Move to push out lemons

Con­sumer watch­dog acts to pro­tect car buy­ers, writes NEIL McDON­ALD

Herald Sun - Motoring - - News -

NEW-CAR own­ers may be able to re­turn their de­fec­tive ve­hi­cles un­der tough USstyle con­sumer lemon laws be­ing pro­posed.

The broad-rang­ing ‘‘lemon law’’ could also ap­ply to used ve­hi­cles if the Fed­eral Gov­ern­ment adopts the rec­om­men­da­tions into con­sumer rights by the Com­mon­wealth Con­sumer Af­fairs Ad­vi­sory Coun­cil.

The move has been wel­comed by motoring bodies, but the RACV says the com­plaints process also needs to be stream­lined.

Con­sumers who have been sold a lemon should get a quick res­o­lu­tion to their prob­lem, it says.

Help is al­ready avail­able through Con­sumer Af­fairs Vic­to­ria, the Vic­to­rian Civil and Ad­min­is­tra­tive Tri­bunal or the courts.

But the RACV’s gen­eral man­ager (pub­lic pol­icy), Brian Ne­gus, says there is no clear process to fol­low.

Con­sumers are of­ten left pow­er­less by the cur­rent res­o­lu­tion sys­tem.

‘‘It’s the con­sumer who of­ten gets caught be­tween man­u­fac­tur­ers and dealers ar­gu­ing over who is re­spon­si­ble, with nei­ther of them putting up their hand and the con­sumer be­ing left with a faulty ve­hi­cle,’’ he says.

‘‘We be­lieve any­one buy­ing a car must be en­ti­tled to ser­vice his­to­ries and war­ranty re­pair records.

‘‘Con­sumers must also be in­formed about what they can do when things con­tinue to go wrong.’’

The RACV wants a level play­ing field so man­u­fac­tur­ers have rights too. It says any lemon law should con­sider the age of the ve­hi­cle and dis­tance trav­elled when cal­cu­lat­ing the buy­back price for man­u­fac­tur­ers.

‘‘If a ve­hi­cle is three months old it should be re­placed, but if it’s two or more years old its kilo­me­tres should have some im­pact on price,’’ the RACV says.

In its sub­mis­sion, the RACV de­fines a lemon as any ve­hi­cle that has had three re­pair at­tempts to a per­sis­tent fault, or a sin­gle at­tempt for a sig­nif­i­cant safety de­fect, or has had 10 cu­mu­la­tive days out of ser­vice, or de­fects that occurred within two years or 40,000km.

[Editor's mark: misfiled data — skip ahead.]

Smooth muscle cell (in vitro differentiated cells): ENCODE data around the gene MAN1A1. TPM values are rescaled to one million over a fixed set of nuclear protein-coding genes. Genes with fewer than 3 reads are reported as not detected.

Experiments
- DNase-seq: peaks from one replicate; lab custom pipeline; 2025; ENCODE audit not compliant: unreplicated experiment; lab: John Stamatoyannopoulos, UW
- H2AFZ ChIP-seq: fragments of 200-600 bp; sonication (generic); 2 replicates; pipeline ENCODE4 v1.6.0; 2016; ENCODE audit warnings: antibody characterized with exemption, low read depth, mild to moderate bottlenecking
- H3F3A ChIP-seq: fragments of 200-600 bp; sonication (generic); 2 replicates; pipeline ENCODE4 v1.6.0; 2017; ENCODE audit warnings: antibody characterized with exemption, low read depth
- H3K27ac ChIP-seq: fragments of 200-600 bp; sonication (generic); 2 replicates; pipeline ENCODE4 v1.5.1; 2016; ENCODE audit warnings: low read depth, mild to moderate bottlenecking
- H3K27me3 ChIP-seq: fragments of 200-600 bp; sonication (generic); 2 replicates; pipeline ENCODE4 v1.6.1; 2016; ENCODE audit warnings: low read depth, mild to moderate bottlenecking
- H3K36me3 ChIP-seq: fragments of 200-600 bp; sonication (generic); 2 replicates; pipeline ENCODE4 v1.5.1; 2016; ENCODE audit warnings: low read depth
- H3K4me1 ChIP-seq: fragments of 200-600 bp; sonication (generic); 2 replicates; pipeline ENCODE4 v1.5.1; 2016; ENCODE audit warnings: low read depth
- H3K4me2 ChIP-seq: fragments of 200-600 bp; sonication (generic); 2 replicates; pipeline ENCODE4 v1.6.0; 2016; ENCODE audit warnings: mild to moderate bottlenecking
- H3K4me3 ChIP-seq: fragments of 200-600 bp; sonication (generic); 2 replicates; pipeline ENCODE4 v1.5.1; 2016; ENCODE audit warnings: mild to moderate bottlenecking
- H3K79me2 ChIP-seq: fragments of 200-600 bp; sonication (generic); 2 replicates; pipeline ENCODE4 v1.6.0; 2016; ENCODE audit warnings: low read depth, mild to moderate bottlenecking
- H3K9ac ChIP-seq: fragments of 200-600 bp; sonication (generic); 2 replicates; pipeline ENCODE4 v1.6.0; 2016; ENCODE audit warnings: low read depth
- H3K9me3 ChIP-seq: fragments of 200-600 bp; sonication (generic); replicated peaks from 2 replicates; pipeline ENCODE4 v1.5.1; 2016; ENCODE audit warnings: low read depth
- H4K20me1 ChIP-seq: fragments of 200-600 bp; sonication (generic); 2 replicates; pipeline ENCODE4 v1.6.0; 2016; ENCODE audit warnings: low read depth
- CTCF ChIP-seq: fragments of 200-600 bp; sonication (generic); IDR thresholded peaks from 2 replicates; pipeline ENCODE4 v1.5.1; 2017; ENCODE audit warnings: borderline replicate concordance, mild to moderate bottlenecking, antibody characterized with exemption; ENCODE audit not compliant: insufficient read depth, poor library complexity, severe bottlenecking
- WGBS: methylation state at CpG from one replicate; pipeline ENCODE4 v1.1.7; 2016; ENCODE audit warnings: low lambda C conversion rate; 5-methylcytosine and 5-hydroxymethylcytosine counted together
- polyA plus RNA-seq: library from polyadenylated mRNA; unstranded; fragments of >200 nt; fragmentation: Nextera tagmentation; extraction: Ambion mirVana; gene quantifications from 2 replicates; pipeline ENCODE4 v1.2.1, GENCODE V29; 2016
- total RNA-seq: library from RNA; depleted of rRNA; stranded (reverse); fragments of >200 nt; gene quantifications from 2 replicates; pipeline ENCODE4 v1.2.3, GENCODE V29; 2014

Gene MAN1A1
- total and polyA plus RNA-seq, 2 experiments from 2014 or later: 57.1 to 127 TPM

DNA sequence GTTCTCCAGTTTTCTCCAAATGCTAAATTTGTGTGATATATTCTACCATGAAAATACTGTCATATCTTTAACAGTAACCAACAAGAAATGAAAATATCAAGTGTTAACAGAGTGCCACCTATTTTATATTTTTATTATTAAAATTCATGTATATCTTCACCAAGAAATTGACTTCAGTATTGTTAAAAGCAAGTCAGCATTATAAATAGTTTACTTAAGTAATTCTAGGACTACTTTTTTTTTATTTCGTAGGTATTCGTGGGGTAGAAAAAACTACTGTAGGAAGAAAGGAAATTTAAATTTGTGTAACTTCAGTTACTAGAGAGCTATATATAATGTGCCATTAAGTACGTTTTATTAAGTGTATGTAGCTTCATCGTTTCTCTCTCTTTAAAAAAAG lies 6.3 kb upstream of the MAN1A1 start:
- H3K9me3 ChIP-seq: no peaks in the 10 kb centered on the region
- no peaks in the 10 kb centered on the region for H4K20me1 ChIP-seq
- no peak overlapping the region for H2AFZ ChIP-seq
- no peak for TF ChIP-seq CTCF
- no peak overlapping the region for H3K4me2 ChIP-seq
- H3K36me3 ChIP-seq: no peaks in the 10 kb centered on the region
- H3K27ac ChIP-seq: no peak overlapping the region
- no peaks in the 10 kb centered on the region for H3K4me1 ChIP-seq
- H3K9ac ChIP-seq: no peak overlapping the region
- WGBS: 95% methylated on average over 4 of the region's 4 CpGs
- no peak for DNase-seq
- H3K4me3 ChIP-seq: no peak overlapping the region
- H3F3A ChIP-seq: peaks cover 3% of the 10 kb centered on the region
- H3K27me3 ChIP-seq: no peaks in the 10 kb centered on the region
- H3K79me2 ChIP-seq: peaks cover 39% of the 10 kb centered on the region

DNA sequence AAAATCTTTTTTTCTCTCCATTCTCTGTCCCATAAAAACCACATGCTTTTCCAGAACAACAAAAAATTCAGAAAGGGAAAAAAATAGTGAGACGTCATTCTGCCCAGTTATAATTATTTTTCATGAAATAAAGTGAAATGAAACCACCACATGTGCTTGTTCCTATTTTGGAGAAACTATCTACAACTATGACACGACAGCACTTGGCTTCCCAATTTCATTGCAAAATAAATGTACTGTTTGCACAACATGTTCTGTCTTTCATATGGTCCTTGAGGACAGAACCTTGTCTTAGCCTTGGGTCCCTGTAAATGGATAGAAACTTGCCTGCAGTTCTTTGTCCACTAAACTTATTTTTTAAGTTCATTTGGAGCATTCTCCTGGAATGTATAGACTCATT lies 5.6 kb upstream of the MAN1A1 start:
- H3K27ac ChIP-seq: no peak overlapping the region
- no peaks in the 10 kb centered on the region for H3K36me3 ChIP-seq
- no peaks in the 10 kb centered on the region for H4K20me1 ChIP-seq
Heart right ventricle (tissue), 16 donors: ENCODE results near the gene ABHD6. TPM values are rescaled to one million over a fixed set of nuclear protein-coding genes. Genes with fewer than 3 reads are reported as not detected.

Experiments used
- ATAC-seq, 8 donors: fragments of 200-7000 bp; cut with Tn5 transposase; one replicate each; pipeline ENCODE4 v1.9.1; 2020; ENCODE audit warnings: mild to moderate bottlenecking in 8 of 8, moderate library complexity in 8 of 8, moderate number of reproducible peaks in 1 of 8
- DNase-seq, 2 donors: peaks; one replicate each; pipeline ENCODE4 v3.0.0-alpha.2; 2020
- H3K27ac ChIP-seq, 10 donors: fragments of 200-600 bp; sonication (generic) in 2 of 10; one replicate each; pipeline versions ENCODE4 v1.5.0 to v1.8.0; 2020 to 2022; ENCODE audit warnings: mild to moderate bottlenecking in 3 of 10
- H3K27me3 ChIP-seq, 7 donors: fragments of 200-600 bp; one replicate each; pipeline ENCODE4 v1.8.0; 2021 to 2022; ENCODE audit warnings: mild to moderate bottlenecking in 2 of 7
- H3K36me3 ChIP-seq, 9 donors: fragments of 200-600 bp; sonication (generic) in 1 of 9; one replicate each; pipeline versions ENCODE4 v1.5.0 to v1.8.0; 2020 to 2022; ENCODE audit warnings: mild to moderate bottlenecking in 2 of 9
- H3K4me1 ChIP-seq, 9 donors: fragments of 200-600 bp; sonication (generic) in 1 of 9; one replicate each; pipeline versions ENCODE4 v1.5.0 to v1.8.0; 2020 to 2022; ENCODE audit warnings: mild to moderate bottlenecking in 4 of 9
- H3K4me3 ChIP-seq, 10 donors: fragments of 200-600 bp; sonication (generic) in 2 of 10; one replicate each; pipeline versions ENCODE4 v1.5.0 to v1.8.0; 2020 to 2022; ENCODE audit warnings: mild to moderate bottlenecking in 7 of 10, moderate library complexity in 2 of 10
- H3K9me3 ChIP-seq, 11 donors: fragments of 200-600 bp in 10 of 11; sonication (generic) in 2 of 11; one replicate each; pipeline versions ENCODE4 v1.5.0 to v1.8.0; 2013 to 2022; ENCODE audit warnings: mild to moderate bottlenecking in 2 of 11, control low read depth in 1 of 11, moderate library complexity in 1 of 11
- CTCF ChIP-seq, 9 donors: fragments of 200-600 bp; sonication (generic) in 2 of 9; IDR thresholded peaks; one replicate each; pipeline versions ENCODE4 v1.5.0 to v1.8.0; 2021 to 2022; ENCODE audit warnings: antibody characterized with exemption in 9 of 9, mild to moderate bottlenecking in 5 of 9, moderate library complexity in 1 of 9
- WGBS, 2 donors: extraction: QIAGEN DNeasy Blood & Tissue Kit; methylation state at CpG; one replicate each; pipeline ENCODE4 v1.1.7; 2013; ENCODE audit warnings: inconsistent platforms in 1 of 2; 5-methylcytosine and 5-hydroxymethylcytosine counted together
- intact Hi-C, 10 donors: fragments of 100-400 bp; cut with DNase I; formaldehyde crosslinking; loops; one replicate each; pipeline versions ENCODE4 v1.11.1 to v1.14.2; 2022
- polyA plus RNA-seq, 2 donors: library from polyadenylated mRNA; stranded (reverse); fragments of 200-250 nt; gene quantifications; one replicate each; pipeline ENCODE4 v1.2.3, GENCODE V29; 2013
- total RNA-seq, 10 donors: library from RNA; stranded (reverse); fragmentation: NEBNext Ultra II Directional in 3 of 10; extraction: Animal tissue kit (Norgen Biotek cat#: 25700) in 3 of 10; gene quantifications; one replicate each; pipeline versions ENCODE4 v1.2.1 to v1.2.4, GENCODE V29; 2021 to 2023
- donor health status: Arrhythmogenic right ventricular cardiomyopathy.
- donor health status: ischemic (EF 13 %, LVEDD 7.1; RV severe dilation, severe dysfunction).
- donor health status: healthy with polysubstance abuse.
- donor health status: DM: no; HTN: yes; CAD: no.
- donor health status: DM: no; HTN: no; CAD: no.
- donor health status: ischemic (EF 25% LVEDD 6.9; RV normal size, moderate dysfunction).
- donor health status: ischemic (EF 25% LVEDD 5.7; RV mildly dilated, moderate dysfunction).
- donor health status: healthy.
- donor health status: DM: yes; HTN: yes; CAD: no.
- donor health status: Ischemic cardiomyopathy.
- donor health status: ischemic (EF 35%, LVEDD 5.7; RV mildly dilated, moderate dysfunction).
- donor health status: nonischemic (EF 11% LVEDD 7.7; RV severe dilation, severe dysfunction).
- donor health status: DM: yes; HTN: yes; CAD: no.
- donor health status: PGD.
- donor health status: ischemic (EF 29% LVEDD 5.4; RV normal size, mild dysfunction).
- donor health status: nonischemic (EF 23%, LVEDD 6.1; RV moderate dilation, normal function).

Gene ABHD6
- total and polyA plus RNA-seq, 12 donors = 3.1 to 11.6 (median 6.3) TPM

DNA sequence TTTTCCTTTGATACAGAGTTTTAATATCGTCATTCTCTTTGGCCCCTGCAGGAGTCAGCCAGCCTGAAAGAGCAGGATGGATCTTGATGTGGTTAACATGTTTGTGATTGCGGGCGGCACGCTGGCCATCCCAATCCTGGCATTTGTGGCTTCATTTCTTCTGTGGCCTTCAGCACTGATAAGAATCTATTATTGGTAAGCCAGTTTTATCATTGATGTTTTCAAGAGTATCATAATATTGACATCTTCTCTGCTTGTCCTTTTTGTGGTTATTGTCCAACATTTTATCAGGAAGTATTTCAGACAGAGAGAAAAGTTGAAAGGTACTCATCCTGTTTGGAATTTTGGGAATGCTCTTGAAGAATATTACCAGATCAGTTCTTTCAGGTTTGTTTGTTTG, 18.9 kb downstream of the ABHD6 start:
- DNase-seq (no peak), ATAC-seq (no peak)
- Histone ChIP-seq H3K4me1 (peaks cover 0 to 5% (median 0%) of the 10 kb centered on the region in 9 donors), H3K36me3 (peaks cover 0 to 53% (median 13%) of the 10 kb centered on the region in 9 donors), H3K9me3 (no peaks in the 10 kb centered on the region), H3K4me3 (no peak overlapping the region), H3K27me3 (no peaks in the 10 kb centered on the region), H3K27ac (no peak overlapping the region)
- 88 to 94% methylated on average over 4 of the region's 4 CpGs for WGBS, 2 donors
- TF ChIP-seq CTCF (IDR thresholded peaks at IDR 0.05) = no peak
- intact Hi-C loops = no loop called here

Aus­tralian con­sumers make about 50,000 com­plaints a year over war­ranties and en­ti­tle­ments on faulty goods, which costs them $12 bil­lion a year.

The coun­cil recog­nises that new ve­hi­cles are of­ten the sec­ond most sig­nif­i­cant pur­chase af­ter buy­ing a home, but when that pur­chase turns out to be a lemon they are of­ten over­whelmed about where they can get help.

Coun­cil chair­man Colin Neave says: ‘‘It’s im­por­tant that con­sumer law pro­vides an ef­fec­tive means of re­dress when con­sumers suf­fer, for ex­am­ple, be­cause of the pres­ence of lemons in any mar­ket.’’

Ne­gus rec­om­mends that con­sumers get an in­de­pen­dent pre-pur­chase in­spec­tion as the first line of de­fence against buy­ing a de­fec­tive ve­hi­cle.

‘‘A com­pre­hen­sive in­spec­tion of a new or used ve­hi­cle be­fore pur­chase helps mo­torists know ex­actly what they are buy­ing be­fore hand­ing money over,’’ he says.

Costly:

about 50,000 com­plaints a year are made about faulty goods in Aus­tralia, to­talling $12 bil­lion in pur­chases.

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